Of course owls can do this all the time; what can’t owls do?

We left town, and when we came back (well, I came back, Dave had to keep traveling for work) it was fall. To residents of Arizona, fall is more of an idea than a reality: the trees aren’t changing, I’m still wearing shorts, I still sleep with the AC running. But it’s fall.

When I was riding regularly, I learned that the change of the seasons is less about the temperature than about the angle of the sun. (Though of course that does affect the temperature, even here, eventually.) Lady, my horse, would begin to get shaggy with her winter coat around now, even though it was really too hot for it, because the sun was lower; went down sooner, came up later. I can see that now in the sky. There are moments when it’s fall blue, the deeper blue that comes from just a touch less light.

In the mornings and the evenings, it’s also cooler. You can taste the hint of cold breath, you can feel the possibility of closed-toed shoes. The concept of coats and hats still feels a bit unrealistic to me, but I know it’s coming.

When we left town, we went to Wisconsin, where it was not much colder than here truth be told, though there were a few crisp days, a few yellow leaves. We stayed in a house on lake up north, and I went kayaking every morning and evening (and some afternoons; I really like kayaking), and during those chilly days I could see the future season, the grey logs and grasses that bespeak the time of harvest and rest, as if I was paddling not for the shore but towards that idea. Autumn. The year’s epilogue.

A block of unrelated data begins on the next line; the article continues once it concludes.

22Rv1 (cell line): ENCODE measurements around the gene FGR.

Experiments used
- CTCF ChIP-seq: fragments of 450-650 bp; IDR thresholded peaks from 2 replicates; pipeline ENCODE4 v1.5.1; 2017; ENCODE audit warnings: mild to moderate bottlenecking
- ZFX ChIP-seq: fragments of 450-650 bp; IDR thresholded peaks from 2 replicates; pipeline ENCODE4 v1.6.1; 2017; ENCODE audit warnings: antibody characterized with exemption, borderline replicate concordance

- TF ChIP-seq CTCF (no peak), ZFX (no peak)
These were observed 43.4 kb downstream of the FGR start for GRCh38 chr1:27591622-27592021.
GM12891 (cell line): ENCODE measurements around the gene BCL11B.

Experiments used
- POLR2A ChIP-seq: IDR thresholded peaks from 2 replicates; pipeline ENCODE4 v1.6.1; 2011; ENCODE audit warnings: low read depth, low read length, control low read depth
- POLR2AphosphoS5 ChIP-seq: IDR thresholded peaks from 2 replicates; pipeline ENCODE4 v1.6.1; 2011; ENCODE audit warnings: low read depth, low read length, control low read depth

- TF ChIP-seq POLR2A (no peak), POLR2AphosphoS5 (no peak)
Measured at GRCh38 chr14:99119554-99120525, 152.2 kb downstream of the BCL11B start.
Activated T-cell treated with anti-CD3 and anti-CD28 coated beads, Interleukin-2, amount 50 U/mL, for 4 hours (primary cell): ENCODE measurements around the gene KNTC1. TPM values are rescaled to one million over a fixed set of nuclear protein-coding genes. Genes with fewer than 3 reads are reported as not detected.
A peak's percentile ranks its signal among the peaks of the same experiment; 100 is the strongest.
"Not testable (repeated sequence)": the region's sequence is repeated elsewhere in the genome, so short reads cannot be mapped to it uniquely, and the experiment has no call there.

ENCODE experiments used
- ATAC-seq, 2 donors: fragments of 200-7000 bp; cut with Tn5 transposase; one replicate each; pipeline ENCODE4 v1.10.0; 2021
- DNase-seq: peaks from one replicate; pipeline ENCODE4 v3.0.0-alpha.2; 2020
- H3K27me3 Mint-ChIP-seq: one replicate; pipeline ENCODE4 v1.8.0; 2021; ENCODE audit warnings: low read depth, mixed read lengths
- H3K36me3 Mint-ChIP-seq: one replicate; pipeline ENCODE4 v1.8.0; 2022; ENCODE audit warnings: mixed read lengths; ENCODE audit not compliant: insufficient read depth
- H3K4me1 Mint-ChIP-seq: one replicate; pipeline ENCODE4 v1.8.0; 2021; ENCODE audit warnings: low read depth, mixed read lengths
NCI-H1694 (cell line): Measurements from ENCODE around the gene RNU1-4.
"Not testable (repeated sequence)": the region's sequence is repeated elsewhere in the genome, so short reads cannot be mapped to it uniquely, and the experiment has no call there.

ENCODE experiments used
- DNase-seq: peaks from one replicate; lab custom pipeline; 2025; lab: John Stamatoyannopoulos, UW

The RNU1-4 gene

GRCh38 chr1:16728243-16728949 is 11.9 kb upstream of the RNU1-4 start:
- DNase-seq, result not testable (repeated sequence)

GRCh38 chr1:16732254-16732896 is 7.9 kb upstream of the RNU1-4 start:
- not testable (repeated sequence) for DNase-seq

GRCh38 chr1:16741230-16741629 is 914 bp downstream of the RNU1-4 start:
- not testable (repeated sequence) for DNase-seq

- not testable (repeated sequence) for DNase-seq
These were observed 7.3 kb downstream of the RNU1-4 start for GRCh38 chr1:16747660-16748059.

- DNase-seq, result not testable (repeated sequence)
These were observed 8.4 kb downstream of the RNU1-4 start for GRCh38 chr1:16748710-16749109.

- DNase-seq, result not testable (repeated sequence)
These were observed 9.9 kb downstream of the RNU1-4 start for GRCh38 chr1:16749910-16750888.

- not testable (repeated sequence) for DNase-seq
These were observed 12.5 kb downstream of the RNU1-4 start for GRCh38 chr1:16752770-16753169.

I am very much ready for this year to recede into the west; it has not been the best year for me and those I love, though it was not without its high points. Eventually we will get some fall leaves here, perhaps even while it’s still too hot for boots, so that I can photograph them and present the illusion that things are other than they are, which is the great strength of the internet.

I’m going out of town again tomorrow, and when I get back, it will be time to buy a pumpkin. (Not to carve it though: they tend to decay in hyperspeed here, once you cut into them. We usually carve our pumpkins on actual Halloween, putting them out on the porch just a little too late for most of the trick-or-treaters to see them, but you know what, oh well.)

Anyway, today: fall cleaning. Tomorrow: the world. I hope it is getting chilly where you are, if that’s what comes next and how you like it.